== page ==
central office/ warehouse/distribution

    11,500  

Leased

Subang Jaya (Kuala Lumpur), Malaysia

central office/call center

    300  

Leased

 

We have leased 96,450 square feet of manufacturing and office space in our Chesterfield facility to Nutracom for a period of seven years with a five-year option.

 

Item No. 3 - Legal Proceedings

 

From time to time, we are involved in litigation incidental to the conduct of our business. We do not believe that any current proceedings will have a material adverse effect on our business, financial condition, results of operations or cash flows.

 

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PART II

 

Item No. 5 - Market for Registrant’s Common Equity, Related Stockholder Matters and Issuer Purchases of Equity Securities

 

Our common stock is listed on the NASDAQ Global Select Market under the symbol: RELV. The following table sets forth the high and low sales prices of our common stock and the quarterly dividends per share paid on our common stock during the years ended December 31, 2018 and 2017.

 

   

High

   

Low

   

Dividend

 
                         

Year Ending December 31, 2018

                       

Fourth Quarter

  $ 5.06     $ 3.83     $ -  

Third Quarter

    5.26       4.62       -  

Second Quarter

    5.35       4.15       -  

First Quarter

    6.24       4.60       -  
                         

Year Ending December 31, 2017

                       

Fourth Quarter

  $ 8.44     $ 3.72     $ -  

Third Quarter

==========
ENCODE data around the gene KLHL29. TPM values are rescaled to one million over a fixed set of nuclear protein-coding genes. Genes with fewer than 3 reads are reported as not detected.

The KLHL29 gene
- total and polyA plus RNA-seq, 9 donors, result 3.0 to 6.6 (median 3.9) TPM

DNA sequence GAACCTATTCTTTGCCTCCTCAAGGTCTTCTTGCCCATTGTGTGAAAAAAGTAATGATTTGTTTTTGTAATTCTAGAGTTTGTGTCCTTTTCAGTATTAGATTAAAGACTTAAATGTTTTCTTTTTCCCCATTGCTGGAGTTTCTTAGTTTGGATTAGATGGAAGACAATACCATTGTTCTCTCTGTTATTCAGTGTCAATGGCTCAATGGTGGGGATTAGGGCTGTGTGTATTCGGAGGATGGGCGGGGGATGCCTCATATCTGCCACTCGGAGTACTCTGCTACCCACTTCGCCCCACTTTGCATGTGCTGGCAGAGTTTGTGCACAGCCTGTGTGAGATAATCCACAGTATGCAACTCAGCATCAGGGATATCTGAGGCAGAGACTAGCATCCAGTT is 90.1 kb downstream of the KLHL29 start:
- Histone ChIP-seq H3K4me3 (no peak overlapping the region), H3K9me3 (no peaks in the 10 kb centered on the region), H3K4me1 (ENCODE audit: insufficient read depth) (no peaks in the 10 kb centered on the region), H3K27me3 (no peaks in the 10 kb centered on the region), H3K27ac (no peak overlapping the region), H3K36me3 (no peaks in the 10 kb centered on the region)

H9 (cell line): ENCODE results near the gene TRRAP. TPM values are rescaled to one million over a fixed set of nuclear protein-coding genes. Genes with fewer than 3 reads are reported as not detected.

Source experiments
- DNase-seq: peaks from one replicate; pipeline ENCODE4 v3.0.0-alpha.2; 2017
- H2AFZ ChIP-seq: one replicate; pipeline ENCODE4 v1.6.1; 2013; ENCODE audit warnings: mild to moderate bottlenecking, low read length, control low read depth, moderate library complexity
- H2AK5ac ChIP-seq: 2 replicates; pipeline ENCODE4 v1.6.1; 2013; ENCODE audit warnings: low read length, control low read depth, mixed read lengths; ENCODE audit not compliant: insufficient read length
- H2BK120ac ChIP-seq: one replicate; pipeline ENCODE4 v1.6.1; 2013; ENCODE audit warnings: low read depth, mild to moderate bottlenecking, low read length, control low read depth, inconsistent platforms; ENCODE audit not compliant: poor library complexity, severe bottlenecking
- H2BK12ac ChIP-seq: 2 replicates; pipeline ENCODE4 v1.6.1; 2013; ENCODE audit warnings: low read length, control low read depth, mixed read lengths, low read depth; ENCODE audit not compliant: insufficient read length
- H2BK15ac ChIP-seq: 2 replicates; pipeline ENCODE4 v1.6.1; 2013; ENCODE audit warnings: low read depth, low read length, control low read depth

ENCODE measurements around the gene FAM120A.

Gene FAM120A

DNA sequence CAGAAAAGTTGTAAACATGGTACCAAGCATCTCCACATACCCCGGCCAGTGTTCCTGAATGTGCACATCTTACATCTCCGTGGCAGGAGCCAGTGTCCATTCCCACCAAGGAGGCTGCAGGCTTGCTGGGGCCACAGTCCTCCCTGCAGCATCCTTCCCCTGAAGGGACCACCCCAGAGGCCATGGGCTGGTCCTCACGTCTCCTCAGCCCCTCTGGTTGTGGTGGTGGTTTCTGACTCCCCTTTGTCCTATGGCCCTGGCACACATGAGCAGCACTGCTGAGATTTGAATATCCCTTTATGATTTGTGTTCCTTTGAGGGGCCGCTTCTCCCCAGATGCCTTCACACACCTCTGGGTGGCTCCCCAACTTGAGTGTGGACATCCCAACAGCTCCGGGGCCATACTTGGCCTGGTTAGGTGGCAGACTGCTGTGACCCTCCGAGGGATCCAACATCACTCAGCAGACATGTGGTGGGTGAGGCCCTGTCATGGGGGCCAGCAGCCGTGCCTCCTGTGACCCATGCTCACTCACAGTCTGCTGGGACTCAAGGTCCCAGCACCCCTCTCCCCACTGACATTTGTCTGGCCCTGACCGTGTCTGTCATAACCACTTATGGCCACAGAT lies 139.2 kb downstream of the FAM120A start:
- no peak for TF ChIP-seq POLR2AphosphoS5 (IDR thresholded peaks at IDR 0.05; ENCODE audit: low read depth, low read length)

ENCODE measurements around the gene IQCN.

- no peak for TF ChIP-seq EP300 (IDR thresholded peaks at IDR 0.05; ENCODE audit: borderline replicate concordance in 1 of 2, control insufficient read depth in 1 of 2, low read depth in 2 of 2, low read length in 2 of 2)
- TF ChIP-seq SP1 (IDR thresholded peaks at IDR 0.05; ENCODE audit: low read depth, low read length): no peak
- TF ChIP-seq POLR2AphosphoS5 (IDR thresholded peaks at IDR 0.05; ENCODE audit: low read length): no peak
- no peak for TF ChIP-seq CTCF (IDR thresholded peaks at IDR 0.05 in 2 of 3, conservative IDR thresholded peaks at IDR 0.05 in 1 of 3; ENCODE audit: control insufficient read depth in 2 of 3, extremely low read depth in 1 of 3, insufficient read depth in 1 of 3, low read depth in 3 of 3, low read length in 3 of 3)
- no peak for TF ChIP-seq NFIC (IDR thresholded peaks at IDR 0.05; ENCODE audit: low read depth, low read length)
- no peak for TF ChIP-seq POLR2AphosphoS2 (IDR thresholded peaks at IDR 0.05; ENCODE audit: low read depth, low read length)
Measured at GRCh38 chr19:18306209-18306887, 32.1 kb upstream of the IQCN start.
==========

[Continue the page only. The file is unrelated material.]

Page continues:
13.77       6.22       -  

Second Quarter

    9.00       5.18       -  

First Quarter

    8.87       4.13       -  

 

As of March 18, 2019, there were approximately 762 holders of record of our common stock and an additional 1,908 beneficial owners, including shares of common stock held in street name.

 

We have not declared any cash dividends over the past two years.  The declaration of future dividends is subject to the discretion of our Board of Directors and will depend upon various factors, including our earnings, financial condition, restrictions imposed by any indebtedness that may be outstanding, cash requirements, and other factors deemed relevant by our Board of Directors.  Our current lending agreements contain covenants which may limit our ability to declare cash dividends.

 

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Item No. 7 - Management’s Discussion and Analysis of Financial Condition and Results of Operations

 

The following discussion and analysis of our financial condition and results of operations should be read in conjunction with our financial statements and related notes included elsewhere in this Annual Report on Form 10-K. The following discussion and analysis discusses the financial condition and results of our operations on a consolidated basis, unless otherwise indicated.

 

Overview

 

We are a developer and marketer of a proprietary line of nutritional supplements addressing basic nutrition, specific wellness needs, weight management and sports nutrition. We sell our products through an international network marketing system utilizing independent distributors. Sales in the United States represented approximately 76.6% of worldwide net sales for the year ended December 31, 2018 compared to approximately 77.7% for the year ended December 31, 2017. Our international operations currently generate sales through distributor networks with facilities in Australia, Canada, Malaysia, Mexico, the Philippines, and the United Kingdom. We also operate in Ireland, France, Germany, Austria and the Netherlands from our United Kingdom distribution center, in New Zealand from our Australia office, and in Singapore from our Malaysia office.

 

We derive our revenues principally through product sales made by our global independent distributor base, which, as of December 31, 2018, consisted of approximately 30,370 distributors and preferred customers. Our sales can be affected by several factors, including our ability to attract new distributors and retain our existing distributor base, our ability to properly train and motivate our distributor base and our ability to develop new products and successfully maintain our current product line.